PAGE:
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Historical Port Coquitlam cenotaph to be moved — again

Port Coquitlam has hired architects and engineers to redesign Veterans Square, including moving the 98-year-old cenotaph.
PoCo Cenotaph
Plans are in the works to move the Port Coquitlam cenotaph, shown here when it was moved to the current city hall site in 1968.

Port Coquitlam’s 98-year-old cenotaph will be moving — again.

The striking monolith with the names of veterans from the two world wars and the Korean conflict is slated for relocation.

But not this year.

Residents seeking to place poppies on the cenotaph in front of Remembrance Day on Thursday, Nov. 11, can still do so, although there won’t be a public event.

However, plans are in the works to move the solemn structure next year as part of a $5.8 million redevelopment of the civic precinct.

The city has hired Binnie Engineering and MIZA Architects, as well as lighting design and art specialists, to create a plan for the downtown area, which includes Veterans Park and Leigh Square.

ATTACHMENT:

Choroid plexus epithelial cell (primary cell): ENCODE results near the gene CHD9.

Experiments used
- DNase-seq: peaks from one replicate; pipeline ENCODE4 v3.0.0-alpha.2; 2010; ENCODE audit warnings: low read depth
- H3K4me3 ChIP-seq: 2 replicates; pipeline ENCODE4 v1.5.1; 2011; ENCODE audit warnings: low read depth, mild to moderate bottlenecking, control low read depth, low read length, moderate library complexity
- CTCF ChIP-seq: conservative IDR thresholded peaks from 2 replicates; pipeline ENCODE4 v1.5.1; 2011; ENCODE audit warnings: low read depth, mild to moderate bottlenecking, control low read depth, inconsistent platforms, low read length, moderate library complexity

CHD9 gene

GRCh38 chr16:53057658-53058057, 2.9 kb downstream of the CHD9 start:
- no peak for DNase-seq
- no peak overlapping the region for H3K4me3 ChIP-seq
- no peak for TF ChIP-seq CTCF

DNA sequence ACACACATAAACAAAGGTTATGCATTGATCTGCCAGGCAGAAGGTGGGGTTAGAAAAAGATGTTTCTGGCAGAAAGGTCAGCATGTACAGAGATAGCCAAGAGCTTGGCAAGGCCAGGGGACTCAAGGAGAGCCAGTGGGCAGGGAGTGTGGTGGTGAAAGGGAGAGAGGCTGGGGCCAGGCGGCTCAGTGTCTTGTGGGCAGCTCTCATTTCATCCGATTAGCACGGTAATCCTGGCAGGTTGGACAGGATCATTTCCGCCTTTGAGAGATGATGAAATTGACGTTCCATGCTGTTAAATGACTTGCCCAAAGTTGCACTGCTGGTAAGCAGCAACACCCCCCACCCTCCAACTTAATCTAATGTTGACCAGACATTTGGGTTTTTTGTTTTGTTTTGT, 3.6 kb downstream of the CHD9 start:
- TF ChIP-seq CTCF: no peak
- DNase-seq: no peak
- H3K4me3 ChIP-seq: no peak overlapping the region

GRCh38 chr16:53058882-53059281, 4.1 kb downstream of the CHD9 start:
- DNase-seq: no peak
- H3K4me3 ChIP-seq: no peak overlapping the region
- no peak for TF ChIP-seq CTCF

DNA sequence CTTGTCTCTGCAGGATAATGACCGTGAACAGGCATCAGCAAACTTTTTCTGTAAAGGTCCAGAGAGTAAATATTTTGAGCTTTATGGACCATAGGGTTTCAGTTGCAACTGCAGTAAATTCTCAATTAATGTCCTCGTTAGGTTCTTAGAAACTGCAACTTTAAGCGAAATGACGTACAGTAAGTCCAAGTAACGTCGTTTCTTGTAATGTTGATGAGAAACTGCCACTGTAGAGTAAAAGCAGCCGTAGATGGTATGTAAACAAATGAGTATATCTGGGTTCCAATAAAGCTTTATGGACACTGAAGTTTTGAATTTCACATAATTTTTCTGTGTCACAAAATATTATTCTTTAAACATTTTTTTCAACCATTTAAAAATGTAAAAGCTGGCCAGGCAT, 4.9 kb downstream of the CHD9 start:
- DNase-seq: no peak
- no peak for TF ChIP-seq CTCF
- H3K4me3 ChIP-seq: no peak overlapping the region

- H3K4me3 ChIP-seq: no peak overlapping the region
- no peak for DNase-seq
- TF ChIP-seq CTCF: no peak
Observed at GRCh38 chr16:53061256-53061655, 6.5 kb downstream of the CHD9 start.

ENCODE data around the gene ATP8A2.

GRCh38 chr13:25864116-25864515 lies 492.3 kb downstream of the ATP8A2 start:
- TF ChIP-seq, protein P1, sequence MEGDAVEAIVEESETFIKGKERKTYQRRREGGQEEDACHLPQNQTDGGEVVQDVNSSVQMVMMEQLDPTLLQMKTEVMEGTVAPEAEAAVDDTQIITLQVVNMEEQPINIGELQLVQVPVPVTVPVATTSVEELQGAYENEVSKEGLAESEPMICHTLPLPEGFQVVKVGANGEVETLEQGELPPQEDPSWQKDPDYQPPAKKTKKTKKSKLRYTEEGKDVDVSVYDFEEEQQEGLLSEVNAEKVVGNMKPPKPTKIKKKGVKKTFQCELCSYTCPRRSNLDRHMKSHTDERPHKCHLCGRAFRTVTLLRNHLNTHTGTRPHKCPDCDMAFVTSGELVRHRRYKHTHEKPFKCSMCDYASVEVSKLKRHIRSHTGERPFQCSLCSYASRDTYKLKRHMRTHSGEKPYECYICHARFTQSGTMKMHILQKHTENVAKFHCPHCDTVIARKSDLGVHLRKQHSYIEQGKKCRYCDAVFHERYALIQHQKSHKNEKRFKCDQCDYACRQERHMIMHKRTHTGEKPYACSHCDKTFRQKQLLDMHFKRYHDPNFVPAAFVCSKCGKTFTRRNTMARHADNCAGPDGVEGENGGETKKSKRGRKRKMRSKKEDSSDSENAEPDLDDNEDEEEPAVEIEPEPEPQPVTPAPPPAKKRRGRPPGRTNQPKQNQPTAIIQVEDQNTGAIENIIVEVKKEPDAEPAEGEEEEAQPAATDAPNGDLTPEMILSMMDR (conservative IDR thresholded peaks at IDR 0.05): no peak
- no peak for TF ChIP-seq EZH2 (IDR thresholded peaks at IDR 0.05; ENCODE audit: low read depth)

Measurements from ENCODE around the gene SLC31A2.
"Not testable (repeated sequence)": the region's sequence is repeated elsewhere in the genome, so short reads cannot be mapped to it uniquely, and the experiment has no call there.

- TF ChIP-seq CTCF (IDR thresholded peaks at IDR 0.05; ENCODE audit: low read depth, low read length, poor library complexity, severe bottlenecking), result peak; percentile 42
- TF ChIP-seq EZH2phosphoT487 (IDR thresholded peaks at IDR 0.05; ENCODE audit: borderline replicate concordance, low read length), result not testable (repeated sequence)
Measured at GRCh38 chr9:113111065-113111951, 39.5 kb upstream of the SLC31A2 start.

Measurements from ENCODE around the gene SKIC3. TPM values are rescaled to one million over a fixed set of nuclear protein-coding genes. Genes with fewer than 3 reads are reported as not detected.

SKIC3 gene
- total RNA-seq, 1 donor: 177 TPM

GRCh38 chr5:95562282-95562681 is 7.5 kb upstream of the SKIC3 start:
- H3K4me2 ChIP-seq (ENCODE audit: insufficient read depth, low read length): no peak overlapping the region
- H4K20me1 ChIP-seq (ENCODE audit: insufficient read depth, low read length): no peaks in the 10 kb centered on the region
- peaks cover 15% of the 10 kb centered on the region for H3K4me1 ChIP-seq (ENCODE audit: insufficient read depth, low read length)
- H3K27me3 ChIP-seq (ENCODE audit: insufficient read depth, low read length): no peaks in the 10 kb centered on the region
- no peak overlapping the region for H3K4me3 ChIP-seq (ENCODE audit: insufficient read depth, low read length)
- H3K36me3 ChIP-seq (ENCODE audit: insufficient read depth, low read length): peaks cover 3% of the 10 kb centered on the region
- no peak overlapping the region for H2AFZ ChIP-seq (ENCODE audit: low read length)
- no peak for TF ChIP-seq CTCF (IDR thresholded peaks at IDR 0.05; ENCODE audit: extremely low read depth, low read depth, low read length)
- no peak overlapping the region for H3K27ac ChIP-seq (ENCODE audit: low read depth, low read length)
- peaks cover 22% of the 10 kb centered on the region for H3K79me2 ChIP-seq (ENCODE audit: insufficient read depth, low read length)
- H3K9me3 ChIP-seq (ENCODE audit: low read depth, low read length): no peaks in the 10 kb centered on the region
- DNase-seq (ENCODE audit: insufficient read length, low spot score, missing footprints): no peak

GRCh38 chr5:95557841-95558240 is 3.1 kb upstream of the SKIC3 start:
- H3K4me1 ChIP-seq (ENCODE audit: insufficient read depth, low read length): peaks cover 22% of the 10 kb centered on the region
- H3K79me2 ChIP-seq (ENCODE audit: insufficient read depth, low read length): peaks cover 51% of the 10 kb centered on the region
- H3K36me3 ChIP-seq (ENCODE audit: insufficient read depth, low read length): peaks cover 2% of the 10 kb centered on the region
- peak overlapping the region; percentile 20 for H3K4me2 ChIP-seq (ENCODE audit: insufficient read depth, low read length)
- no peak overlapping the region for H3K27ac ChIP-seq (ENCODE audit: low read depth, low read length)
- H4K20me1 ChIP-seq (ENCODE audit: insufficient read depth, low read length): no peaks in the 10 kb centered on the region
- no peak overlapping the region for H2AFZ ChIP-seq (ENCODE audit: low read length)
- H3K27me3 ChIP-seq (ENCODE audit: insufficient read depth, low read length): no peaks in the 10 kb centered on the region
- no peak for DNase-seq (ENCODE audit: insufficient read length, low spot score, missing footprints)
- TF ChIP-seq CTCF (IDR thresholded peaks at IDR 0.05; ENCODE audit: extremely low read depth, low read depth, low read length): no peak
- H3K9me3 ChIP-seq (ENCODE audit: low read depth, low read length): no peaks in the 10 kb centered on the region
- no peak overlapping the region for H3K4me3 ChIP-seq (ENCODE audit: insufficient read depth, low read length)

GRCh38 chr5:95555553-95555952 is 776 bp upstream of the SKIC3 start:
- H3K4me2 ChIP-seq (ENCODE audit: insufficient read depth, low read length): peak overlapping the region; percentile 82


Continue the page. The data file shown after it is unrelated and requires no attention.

More information will be revealed at an upcoming council meeting, but Melony Burton, Port Coquitlam's manager of infrastructure, confirmed that the obelisk will be moved to a “more prominent location” to provide more space for future Remembrance Day events.

“There’s no desire by the city to impose any changes on the monument,” said Burton. “Most of the changes are within the existing park and square."

Drew Lydiard, president of Port Coquitlam Legion branch 133, is waiting to see more detail but isn’t concerned about relocating the cenotaph.

The legion has been consulted about the plan and has been giving input to the designers, he said, while more research is being done to support the project.

“They were very open. We were invited to meetings. We wanted lighting on the ground and the city has taken our advice and they’ve been very good.”

But even if it moves a few yards or a few feet, re-positioning the cenotaph will be a delicate task.

Still, it's not the first time the cenotaph has been relocated.

Its original site was McMitchell Park on Flint Street, a prominent spot at the time because it was near what was then city hall.

Constructed with funds raised by the community during a fundraising drive, it was dedicated Nov. 11, 1923, according to information provided by  PoCo Heritage Museum and Archives.

In 1968, it was moved in front of the current Port Coquitlam City Hall.

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